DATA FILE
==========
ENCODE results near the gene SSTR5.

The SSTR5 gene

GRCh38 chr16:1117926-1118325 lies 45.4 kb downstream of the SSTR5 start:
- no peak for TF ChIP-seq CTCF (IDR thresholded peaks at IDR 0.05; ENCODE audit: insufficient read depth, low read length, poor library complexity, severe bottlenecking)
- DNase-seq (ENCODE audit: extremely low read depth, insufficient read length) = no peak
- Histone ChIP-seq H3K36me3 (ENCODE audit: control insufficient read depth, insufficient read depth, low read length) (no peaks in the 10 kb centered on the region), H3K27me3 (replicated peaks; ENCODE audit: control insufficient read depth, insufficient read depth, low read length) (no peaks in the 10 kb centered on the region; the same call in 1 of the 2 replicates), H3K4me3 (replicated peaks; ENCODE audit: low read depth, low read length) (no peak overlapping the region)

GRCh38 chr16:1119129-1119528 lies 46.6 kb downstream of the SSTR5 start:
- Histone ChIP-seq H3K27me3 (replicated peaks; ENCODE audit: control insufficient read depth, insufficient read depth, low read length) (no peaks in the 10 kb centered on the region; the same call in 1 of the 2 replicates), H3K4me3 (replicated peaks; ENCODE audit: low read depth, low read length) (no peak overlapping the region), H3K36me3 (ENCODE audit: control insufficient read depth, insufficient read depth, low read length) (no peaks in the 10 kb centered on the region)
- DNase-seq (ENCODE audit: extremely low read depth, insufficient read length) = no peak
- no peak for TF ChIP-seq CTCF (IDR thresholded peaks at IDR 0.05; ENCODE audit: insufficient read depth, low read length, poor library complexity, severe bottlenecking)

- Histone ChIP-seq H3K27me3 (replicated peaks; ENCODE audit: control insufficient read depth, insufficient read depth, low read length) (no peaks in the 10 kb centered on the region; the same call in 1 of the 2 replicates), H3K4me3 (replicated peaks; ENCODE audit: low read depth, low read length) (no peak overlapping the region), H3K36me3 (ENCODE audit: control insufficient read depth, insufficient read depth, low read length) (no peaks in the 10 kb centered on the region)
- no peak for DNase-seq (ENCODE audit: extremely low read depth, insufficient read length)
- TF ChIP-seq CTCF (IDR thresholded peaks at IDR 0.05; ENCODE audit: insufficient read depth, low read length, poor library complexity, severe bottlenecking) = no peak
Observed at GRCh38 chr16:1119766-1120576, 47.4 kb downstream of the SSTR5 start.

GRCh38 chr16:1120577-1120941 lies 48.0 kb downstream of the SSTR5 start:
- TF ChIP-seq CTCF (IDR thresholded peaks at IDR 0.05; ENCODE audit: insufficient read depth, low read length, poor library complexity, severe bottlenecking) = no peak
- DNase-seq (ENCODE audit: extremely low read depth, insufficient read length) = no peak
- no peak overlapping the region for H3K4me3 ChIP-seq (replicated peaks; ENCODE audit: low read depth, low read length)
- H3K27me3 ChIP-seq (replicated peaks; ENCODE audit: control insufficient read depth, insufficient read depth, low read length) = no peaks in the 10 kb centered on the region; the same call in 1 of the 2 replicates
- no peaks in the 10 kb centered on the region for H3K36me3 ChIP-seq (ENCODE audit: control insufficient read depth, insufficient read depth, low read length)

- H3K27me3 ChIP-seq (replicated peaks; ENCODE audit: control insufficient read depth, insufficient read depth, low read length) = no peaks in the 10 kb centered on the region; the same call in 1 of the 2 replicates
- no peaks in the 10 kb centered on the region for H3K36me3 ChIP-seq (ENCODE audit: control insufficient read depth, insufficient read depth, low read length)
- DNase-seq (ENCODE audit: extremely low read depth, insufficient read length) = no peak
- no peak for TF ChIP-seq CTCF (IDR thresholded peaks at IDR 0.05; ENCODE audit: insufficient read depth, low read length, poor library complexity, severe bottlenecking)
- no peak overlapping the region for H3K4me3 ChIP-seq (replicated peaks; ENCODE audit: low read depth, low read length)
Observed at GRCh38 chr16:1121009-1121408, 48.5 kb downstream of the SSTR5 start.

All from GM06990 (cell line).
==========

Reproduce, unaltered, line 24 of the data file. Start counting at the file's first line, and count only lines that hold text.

- no peak for TF ChIP-seq CTCF (IDR thresholded peaks at IDR 0.05; ENCODE audit: insufficient read depth, low read length, poor library complexity, severe bottlenecking)